If you are a manager or supervisor, allow members of your team to have a voice. Remember, although they may say some things that don’t resonate with you, treat them with respect. When going through your trust building process, your priority is healing, not retribution or blame.
Sometimes the lack of trust is obvious and at other times it is latent and needs to be exposed. When a lack of trust is not immediately evident, a façade of harmony can exist where everyone is in verbal agreement but not acting in congruence with what is being said. To understand what is not being said, create a “safe place” for employees to express their concerns without fear of victimization.
We tend to look at everyone else as the culprit but the next step is to take a look at yourself and try to determine how you are contributing to your current reality. Ask yourself whether or not your behaviours are part of the solution and if not, think about what you can do to modify your behaviours. If this is a blind spot for you, seek feedback from a trusted source.
There are times when I hear managers complaining about their employees being lazy or not sufficiently productive. Once I take a closer look at the situation, many times the employees are capable but unproductive because their managers are displaying trust compromising behaviours like being disrespectful, vindictive or ineffective.
As a leader seeking to build integrity and trust within your team, try to avoid:
Rude, disrespectful behaviour.
Cold, aloof behaviour that creates an air of inapproachability.
Betrayal of your employees’ or colleagues’ trust.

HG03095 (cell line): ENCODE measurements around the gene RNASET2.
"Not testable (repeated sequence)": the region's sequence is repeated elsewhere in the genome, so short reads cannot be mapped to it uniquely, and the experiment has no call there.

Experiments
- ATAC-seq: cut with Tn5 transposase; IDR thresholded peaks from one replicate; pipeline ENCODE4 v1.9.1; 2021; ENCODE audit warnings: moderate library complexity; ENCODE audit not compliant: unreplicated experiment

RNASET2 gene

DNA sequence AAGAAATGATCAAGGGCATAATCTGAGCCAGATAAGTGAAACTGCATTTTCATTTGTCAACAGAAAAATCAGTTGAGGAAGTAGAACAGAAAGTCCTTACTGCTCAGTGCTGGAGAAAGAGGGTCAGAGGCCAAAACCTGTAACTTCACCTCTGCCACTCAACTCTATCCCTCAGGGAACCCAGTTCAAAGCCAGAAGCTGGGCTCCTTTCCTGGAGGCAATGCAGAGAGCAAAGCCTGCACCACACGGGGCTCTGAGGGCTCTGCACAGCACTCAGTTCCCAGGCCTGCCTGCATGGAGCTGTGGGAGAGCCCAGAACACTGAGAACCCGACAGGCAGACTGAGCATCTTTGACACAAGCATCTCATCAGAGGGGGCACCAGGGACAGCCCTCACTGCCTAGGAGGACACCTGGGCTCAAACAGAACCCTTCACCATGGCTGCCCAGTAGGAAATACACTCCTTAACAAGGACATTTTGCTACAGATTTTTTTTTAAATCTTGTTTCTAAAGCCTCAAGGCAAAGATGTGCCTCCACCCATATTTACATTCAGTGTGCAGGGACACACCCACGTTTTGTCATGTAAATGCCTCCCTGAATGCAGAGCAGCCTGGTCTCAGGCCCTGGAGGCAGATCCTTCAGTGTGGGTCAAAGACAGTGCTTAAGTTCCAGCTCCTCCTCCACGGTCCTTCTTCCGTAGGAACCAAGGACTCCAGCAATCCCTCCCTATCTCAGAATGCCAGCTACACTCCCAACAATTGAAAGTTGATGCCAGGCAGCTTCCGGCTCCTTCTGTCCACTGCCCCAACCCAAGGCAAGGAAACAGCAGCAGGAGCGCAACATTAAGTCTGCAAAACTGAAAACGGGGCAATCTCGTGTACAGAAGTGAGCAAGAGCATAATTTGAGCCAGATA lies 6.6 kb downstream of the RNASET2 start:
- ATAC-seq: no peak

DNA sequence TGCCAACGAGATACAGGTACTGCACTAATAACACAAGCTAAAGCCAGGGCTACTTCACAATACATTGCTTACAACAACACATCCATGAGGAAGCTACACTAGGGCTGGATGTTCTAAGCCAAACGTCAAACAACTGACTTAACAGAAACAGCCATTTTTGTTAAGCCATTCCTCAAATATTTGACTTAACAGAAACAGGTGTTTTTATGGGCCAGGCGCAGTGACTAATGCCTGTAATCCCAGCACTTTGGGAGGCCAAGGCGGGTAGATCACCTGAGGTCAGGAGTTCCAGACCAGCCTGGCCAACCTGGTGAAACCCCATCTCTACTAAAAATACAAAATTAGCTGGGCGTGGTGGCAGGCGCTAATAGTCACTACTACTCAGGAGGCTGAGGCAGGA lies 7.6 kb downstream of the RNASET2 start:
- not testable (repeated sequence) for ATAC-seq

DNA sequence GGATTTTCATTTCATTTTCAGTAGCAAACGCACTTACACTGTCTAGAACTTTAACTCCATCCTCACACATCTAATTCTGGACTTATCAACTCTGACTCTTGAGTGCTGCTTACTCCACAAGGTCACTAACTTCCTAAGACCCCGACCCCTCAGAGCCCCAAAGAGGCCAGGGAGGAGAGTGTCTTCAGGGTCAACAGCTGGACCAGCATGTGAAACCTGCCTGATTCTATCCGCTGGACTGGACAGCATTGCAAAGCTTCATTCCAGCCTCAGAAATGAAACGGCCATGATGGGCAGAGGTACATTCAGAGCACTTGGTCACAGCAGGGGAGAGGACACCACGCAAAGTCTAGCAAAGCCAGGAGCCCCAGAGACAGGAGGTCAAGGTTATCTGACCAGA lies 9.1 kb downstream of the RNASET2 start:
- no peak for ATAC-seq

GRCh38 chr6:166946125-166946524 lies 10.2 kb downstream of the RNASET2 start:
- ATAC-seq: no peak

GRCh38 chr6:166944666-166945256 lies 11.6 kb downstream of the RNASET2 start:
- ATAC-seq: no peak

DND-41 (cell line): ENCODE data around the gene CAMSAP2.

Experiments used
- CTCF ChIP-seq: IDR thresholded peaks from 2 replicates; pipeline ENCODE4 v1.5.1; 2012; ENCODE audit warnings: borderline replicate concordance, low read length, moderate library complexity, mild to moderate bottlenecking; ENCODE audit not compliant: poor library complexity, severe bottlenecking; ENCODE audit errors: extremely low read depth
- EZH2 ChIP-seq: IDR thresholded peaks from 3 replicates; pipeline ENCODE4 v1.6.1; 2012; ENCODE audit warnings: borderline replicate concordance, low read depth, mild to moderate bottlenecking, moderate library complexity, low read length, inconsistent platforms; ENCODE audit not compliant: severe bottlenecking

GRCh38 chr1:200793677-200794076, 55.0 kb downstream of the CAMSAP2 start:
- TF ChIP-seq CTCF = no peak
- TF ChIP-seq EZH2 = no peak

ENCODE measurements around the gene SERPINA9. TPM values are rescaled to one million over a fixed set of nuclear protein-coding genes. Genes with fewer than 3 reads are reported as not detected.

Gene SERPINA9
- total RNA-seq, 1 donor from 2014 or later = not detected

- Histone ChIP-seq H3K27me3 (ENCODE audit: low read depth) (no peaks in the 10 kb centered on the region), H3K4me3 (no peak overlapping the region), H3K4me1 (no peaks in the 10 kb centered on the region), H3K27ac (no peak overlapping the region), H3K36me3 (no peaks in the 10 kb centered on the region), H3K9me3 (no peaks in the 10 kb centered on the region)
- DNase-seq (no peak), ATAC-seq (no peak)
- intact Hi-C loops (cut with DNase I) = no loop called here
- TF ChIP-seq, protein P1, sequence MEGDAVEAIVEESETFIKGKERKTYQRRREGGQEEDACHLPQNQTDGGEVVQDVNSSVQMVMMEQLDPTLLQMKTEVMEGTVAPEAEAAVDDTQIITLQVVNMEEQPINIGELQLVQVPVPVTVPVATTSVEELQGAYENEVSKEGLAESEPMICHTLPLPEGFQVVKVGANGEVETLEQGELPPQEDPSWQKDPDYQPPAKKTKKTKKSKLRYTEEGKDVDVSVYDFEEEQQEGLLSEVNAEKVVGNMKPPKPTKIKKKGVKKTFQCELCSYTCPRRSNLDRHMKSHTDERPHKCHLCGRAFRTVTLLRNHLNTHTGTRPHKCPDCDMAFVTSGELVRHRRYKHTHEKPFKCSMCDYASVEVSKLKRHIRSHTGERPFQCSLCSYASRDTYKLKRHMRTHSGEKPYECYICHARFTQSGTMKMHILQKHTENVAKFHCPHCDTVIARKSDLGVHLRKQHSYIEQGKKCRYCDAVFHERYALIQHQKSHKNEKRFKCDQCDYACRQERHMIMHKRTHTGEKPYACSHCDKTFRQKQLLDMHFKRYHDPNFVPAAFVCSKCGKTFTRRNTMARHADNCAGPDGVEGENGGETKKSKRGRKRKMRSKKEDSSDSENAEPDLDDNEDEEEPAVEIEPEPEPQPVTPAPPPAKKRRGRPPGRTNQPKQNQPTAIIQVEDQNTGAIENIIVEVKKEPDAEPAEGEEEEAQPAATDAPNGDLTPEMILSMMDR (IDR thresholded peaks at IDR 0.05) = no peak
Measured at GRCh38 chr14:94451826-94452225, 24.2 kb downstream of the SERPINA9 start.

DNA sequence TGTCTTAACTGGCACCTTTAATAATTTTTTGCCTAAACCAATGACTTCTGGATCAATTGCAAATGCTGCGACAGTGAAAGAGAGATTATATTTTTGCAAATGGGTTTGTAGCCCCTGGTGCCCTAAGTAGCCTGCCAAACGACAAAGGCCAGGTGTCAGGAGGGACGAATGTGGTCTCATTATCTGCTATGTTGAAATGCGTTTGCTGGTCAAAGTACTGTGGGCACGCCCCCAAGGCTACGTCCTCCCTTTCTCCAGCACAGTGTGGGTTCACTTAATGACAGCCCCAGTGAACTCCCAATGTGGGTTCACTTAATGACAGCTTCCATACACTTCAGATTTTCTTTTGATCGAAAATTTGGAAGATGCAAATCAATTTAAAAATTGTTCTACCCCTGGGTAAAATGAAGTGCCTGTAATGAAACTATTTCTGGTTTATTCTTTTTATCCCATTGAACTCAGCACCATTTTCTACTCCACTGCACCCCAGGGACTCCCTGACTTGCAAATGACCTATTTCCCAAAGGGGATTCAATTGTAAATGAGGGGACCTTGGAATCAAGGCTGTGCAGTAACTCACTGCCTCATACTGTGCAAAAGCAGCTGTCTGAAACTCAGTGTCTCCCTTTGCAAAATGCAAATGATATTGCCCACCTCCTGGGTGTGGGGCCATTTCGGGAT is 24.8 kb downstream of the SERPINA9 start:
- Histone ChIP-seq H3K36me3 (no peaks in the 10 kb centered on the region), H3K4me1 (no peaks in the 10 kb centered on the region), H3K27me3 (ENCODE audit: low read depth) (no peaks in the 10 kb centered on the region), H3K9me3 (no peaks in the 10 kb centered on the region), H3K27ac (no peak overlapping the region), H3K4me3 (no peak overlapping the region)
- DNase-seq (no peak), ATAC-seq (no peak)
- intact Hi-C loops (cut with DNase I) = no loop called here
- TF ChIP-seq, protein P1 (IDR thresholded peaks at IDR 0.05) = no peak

Observable skill deficiencies.
Vindictive behaviour that can be construed as victimization.
Authenticity is important in establishing trust. There is the school of thought that you can “fake it” and pretend to support your company’s values. If you want to develop trust, “faking it” is not an option because fakery comes across as insincere and shallow and in most cases your team members can see through your act or they sense something incongruent they don’t trust.
Keep in mind that integrity can mean different things to different people. For instance, there are persons whose value system dictates that you have to do what you have to do to get to the top. This is certainly another value system that exists in the workplace so be aware that there are value systems that may be very different than yours. However, keep in mind that although a person may be aligned with their personal value system their value system may lack integrity.
Why should you build integrity and trust at work? Studies by the Center for Creative Leadership show that integrity and positive work relationships are closely linked. To go to the next obvious level, functional and positive work relationships can lead to greater job satisfaction, productivity and cohesive, higher performing teams in tough and good economic times.
With knowledge gained from over 30 years of Fortune 500 and international consulting experience, Yvette shares her rich experience and proprietary model for changing businesses from the inside out. She is a thought leader in the areas of trust, leadership and organizational ecosystems, an award winning author and cultural consultant.